Now we are able to estimate the energies of many systems quite easily. To obtain the respective wave functions, we determine the eigenvectors. To each solution xi of the secular equation, there is an eigenvector ci which is calculated as follows: We insert the eigenvalue xi into the secular equation and recieve three independent equations (one of the four is linear dependent ). We solve this system of equations. The value for the last coefficient emerges when the wave function is normalized. The method is exemplified for the first eigenvalue x1 = 1.618).

 I x1c1 + 1·c2 + 0·c3 + 0·c4  =  0 II 1·c1 + x1c2 + 1·c3 + 0·c4  =  0 III 0·c1 + 1·c2 + x1c3 + 1·c4  =  0 IV 0·c1 + 0·c2 + 1·c3 + x1c4  =  0

Equation I states:

c2 = −x1c1 = 1.618 c1

Inserted in equation II:

c3  =  −c1− x1c2  =  −c1 + 1.618 · 1.618 c1  =  +1.618 c1

Inserted in equation III:

c4  =  −c2− x1c3  =  −1.618 c1 + 1.618 · 1.618 c1  =  c1

The wave function 1π of the respective molecular orbital is a linear combination of the four p-orbitals Φ of the carbon atoms. In an analogous way, the wave functions for orbitals of higher energy Ψ2, Ψ3 and Ψ4 are recieved by inserting the eigenvalues into the secular equations.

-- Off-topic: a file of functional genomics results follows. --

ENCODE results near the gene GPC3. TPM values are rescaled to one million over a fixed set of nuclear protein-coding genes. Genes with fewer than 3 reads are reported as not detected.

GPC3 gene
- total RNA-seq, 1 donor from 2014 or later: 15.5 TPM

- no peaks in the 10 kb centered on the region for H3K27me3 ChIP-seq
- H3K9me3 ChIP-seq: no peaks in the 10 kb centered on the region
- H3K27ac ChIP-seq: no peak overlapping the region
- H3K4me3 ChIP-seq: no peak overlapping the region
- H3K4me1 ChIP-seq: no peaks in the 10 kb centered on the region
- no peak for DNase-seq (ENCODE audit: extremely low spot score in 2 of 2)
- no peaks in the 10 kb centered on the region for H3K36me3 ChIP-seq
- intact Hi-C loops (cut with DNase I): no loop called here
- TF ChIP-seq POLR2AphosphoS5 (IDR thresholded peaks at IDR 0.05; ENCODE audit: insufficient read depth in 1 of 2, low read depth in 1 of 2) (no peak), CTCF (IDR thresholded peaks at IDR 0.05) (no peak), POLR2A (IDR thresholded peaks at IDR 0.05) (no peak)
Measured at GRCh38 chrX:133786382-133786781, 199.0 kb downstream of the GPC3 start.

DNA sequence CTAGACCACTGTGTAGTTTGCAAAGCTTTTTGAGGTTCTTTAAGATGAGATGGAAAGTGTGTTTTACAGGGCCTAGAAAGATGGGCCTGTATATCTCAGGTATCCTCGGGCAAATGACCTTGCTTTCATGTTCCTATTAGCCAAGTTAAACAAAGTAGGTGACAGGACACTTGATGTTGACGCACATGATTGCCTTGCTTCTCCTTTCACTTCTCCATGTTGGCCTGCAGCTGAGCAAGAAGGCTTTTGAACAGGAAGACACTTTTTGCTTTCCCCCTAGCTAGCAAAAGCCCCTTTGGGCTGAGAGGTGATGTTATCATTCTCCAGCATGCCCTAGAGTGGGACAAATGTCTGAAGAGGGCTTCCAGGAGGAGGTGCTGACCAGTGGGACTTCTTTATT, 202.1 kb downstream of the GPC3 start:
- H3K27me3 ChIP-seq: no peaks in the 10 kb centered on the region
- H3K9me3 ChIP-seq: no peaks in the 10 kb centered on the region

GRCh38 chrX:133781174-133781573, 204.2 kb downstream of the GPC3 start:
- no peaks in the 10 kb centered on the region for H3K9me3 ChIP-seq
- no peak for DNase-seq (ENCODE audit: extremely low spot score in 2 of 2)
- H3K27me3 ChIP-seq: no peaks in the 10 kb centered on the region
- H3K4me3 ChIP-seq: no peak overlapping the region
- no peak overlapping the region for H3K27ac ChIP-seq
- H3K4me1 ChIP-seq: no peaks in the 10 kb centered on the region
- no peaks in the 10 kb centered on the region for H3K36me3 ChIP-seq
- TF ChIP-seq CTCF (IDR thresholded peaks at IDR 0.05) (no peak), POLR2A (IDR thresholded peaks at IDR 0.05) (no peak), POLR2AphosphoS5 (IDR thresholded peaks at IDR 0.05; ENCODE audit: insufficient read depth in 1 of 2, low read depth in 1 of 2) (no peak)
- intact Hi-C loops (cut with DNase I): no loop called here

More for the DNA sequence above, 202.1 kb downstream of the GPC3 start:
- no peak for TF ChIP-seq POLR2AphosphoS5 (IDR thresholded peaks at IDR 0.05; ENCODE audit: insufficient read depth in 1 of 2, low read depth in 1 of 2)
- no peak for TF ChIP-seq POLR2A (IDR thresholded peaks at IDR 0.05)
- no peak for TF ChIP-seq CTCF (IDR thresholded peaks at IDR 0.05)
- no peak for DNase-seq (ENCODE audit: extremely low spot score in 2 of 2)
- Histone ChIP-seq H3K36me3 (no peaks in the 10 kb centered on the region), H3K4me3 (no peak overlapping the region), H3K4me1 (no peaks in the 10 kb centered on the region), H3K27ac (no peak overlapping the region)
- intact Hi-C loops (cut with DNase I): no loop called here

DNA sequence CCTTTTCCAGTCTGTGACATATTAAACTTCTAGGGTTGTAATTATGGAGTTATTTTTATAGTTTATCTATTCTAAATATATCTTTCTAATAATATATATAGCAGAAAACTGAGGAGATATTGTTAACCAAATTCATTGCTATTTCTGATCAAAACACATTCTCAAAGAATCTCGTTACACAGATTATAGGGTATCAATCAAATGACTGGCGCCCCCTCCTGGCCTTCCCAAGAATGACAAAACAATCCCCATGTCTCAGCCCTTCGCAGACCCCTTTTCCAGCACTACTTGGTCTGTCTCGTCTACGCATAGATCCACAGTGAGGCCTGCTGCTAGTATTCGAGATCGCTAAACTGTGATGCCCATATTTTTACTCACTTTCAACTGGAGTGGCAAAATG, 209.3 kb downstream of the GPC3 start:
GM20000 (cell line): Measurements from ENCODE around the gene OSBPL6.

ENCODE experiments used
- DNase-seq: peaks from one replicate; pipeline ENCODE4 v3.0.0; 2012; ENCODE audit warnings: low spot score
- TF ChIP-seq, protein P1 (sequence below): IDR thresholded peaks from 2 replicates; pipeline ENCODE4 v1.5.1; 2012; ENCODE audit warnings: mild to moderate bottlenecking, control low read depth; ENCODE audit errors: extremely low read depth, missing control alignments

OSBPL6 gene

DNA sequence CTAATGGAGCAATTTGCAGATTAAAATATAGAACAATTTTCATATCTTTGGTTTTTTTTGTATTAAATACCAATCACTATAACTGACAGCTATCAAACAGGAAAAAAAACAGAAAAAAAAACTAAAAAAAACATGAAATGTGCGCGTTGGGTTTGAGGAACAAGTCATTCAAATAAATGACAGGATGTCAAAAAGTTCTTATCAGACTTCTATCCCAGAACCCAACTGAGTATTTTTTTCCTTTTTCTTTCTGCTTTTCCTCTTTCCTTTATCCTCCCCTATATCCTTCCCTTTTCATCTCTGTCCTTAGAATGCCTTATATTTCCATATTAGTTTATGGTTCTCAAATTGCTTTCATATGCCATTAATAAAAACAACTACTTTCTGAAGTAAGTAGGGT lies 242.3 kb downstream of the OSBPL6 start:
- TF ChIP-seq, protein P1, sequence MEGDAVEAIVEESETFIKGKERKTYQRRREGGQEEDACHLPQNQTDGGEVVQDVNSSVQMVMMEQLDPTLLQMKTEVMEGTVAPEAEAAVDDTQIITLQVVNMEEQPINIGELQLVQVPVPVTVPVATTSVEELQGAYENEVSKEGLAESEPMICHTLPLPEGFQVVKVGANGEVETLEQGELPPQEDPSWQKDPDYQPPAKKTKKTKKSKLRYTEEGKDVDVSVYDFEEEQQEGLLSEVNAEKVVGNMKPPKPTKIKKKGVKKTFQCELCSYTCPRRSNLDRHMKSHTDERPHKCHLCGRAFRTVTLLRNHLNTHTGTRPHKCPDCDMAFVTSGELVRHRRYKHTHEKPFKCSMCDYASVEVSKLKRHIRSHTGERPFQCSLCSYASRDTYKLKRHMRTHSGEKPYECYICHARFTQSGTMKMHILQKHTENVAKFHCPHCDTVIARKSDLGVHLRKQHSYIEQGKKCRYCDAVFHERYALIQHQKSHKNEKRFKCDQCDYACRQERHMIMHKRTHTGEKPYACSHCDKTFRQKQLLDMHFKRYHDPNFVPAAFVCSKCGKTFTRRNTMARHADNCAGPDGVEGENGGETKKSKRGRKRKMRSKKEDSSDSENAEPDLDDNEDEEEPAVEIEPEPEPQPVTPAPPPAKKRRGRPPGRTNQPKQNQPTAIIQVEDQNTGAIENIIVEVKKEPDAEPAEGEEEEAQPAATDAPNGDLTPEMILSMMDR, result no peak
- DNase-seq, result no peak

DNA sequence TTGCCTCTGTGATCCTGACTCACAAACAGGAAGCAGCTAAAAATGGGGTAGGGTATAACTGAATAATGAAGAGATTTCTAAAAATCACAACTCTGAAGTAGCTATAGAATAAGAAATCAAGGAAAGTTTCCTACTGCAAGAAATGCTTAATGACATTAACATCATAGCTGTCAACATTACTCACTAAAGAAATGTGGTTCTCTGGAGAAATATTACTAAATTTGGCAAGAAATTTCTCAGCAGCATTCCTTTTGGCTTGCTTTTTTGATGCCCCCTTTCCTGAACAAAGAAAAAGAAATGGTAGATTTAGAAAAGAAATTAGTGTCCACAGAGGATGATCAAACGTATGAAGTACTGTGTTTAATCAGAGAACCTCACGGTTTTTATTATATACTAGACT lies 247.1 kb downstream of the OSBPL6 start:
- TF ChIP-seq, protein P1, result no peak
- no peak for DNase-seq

1π: Ψ1  =  c1(Φ1 + 1.618Φ2 + 1.618Φ3 + Φ4) 2π: Ψ2  =  c1(1.618Φ1 + Φ2 − Φ3 − 1.618Φ4) 3π*: Ψ3  =  c1(1.618Φ1 − Φ2 − Φ3 + 1.618Φ4) 4π*: Ψ4  =  c1(Φ1− 1.618Φ2 + 1.618Φ3 − Φ4)

Again, normalization yields coefficient c1. Note that Φi·Φk = δik:

1  =  c1² (1.618² + 1² + 1² + 1.618²)
c1  =  0.372

The following table provides an overview on the recieved coefficients for the butadien molecule for the four eigenvalues. The highest occupied molecular orbital (HOMO) and the lowest unoccupied molecular orbital (LUMO) are denoted.
MO 1 MO 2
HOMO
MO 3
LUMO
MO 4
eigenvalue  -1.618 -0.618 +0.618 +1.618
atom 1  +0.372 +0.601 +0.601 +0.372
atom 2  +0.607 +0.372 -0.372 -0.601
atom 3  +0.601 -0.372 -0.372 +0.601
atom 4  +0.372 -0.601 +0.601 -0.372

 4π* throughout antibonding 3π* 1 - 2; 3 - 4 bonding 2 - 3 antibonding 2π 1 - 2; 3 - 4 bonding 2 - 3 antibonding 1π throughout (1-2-3-4) bonding Fig. 2: Representation of the molecular orbitals obtained with Hueckel's approach to the butadien molecule. The hatched area shall represent positive values of the wave function